“Opioids” or “opiates” are a classification of drugs that are medically prescribed to treat pain. Opioids work by reducing and suppressing pain signals to the brain creating a psychological feeling of wellbeing best described as creating morphine-like effects. Opiates were created to lessen physical discomfort from a trauma or chronic conditions associated with pain. They are a very potent and powerful class of drugs which can be easily habit forming. Many people struggle with overcoming opioid induced addiction when they innocently enough started on pain medications after injury. There are many forms of opiates and all of which are unique compounds that may be obtained legally or illegally. Addiction is a disease just like any disease with proper
Deaths from overdoes of prescription opioids in the United States are substantial enough to be considered an epidemic by the Department of Health and Human Services. Abuse of prescription opioids kills more people than those from cocaine and heroin combined: prescription opioids accounted for over 16000 deaths in 2010 by overdose alone, compared to just over 3000 for heroin. The widespread rise of unintentional or accidental deaths from prescription opioids is also evident in the rapid increase of emergency room visits and the marked growth of admissions in departments treating substance abuse.
The Department of Health and Human Services (DHHS) has an unenviable job: create a concerted effort to reduce the widespread abuse of prescription of opioids while at the same time protect legitimate access to these medications for those who need it. There is, therefore, a need for a comprehensive effort by various government enforcement agencies to address the risks posed by overdose of prescription drugs. It is not an easy task; restraint must be exerted when it comes to policing the use of substances that are essential but also potentially hazardous.
Generally speaking, any strategy that deals with such issues begins with educating drug-prescribers like pharmacies and doctors so that they prescribe these drugs only when necessary and appropriate. They also need to be able to identify any symbols that might give away a patient’s proclivity to succumbing to abusing these drugs. Access to opioids must also be restricted for individuals who do not need it outside a medical context. This prevents opioid abuse by stopping the drug from getting into the wrong hands. Next, there needs to be an effective support framework to treat cases of acute overdoses and provide long term treatment for addicts.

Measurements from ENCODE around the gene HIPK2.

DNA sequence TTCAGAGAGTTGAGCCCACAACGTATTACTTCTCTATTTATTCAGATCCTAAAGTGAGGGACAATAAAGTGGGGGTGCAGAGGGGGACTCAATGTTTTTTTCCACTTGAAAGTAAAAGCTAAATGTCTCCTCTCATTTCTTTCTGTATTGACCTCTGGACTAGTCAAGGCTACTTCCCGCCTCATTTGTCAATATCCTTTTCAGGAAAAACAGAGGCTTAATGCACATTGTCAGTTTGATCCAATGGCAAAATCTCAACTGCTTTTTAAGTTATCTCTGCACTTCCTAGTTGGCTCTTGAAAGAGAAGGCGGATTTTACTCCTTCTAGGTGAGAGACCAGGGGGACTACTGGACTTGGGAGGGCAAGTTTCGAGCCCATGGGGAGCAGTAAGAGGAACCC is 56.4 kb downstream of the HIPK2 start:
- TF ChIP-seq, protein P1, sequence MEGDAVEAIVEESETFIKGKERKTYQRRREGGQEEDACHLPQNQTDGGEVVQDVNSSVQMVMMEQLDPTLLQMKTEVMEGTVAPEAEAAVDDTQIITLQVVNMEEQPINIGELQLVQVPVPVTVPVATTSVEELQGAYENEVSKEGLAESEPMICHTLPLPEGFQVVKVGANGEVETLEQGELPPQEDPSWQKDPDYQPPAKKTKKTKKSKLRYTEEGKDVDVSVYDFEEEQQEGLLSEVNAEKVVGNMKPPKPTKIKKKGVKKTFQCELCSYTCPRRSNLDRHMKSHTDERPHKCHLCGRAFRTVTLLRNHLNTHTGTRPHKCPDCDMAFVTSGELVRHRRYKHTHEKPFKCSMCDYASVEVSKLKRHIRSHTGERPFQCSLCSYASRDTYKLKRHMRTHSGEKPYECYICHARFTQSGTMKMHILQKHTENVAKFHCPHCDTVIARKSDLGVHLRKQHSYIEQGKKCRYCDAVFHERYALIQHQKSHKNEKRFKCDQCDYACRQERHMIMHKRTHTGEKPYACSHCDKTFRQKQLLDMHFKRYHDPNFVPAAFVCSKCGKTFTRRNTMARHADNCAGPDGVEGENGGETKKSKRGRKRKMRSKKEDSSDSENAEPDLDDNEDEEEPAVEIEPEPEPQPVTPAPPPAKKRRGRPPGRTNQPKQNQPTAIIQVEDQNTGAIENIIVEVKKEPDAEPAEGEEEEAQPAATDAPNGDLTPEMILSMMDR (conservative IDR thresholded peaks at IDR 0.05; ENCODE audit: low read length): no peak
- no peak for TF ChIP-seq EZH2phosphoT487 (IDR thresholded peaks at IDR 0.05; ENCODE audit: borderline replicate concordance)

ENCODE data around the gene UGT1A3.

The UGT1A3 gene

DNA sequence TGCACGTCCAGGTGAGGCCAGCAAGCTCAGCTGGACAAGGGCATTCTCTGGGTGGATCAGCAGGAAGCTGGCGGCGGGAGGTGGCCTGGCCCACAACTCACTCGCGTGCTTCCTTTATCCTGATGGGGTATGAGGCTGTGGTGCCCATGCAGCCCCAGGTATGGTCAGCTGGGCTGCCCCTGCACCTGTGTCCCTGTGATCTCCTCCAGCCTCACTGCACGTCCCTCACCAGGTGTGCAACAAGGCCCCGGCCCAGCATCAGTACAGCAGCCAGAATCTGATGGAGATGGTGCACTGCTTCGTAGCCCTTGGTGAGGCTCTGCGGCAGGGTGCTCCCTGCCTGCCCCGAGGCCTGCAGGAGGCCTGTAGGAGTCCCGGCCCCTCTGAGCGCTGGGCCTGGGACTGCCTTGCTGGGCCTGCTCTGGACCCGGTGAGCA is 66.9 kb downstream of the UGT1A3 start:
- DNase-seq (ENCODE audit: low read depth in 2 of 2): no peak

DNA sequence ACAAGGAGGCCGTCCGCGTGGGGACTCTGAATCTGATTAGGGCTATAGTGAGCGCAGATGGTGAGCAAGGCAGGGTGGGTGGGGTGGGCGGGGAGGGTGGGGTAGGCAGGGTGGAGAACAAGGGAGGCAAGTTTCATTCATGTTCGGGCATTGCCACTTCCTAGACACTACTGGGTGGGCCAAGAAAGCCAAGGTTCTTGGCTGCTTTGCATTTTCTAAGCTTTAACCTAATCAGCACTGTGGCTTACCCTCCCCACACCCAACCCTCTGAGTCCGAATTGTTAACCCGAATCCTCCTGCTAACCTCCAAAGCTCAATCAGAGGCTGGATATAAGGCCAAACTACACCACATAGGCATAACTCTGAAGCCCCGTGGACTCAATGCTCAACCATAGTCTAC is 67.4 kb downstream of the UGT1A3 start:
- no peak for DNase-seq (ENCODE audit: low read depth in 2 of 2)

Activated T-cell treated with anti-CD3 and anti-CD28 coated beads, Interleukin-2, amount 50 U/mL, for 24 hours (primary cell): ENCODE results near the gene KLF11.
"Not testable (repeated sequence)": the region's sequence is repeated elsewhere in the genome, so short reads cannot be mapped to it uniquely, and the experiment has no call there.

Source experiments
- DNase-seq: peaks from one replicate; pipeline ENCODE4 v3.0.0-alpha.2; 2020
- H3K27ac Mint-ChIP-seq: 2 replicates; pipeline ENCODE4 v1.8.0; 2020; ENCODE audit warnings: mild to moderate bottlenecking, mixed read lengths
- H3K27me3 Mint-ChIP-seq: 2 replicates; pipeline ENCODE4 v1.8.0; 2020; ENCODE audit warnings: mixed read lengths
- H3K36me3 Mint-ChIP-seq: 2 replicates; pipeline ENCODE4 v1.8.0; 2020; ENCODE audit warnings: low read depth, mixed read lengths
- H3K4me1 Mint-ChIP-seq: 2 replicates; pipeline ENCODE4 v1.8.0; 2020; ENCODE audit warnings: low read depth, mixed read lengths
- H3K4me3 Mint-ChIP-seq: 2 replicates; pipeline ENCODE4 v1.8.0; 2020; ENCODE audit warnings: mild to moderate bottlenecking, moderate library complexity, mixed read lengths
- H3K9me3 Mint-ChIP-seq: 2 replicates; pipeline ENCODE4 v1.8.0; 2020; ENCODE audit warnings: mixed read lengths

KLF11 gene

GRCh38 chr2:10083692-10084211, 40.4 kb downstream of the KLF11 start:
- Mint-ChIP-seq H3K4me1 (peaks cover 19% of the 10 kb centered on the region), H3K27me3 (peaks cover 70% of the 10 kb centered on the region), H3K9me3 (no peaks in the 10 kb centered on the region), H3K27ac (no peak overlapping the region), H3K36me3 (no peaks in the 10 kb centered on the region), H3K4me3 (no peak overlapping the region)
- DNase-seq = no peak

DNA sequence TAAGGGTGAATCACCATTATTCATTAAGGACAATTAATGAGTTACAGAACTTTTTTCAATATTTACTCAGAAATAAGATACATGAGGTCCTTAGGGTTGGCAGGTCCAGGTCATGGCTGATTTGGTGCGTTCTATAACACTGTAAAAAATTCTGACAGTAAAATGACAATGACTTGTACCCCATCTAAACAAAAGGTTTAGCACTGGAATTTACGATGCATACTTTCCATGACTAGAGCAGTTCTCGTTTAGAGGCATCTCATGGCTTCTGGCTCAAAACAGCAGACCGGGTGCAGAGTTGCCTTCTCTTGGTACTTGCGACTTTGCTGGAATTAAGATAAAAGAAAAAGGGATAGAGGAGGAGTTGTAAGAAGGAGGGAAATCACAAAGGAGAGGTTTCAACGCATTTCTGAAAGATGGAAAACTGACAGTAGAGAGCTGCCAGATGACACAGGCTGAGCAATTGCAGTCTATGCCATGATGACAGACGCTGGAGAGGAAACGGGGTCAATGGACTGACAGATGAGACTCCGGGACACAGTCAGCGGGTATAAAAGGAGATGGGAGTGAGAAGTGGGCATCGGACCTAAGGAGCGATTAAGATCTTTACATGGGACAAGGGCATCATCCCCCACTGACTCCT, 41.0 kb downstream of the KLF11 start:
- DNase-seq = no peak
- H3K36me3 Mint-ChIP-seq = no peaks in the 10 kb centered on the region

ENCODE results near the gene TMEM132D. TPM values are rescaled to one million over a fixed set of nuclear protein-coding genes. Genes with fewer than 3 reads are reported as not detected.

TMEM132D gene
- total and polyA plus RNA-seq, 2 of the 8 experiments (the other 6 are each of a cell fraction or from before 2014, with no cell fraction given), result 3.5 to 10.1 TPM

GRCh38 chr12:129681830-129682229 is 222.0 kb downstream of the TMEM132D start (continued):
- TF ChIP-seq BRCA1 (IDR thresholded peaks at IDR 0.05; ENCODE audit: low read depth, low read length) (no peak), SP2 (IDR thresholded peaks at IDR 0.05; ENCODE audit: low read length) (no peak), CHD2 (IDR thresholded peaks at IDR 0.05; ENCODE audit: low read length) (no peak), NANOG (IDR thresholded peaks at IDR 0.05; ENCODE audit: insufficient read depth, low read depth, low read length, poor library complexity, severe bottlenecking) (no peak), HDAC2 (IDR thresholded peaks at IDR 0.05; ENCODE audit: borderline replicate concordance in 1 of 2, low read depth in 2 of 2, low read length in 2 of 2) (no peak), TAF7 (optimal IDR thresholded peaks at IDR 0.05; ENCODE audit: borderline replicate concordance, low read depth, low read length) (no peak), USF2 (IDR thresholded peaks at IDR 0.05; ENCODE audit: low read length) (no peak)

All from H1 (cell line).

Not all cases of opioid overdose are accidental. It can be safely assumed that a significant number of cases are actually the result of untreated or undetected instances of substance-abuse disorder. Therefore, we need to provide comprehensive treatment facilities for addiction if the opioid epidemic is to be stopped. The procedures for treating chronic opioid addiction are well established but, unfortunately, underutilised.
Medication assisted therapy or MAT using opioid derivatives like methadone, buprenorphine, and naltrexone have been proven to be highly effective in treating opioid addiction. However, government statistical data from the National Survey of Drug Use and Health posits that out of 2.5 million Americans over the age of 12 who were documented with opioid abuse in 2012, less than a million received MAT based treatment for their addiction. This is after it has been conclusively proven that MAT is both cost effective when properly prescribed and monitored, safe. Availability of MAT based treatments also has a direct correlation with the number of instances of drug overdose; a Baltimore based study, conducted between 1995 and 2009, on fatal cases of heroin overdose found that increasing the availability of MAT drugs like methadone and buprenorphine caused the number of fatal overdoses to drop by as much as 50%. Apart from having a direct effect on the number of overdose related deaths, MAT based treatments also result in remarkably positive effects on the patients’ lives, such as increased retention in therapy, improved social skills, reduced risk of transmission of infectious diseases (due to sharing contaminated equipment like used syringes and needles), and reduced proclivity towards activities of an unsocial or criminal nature.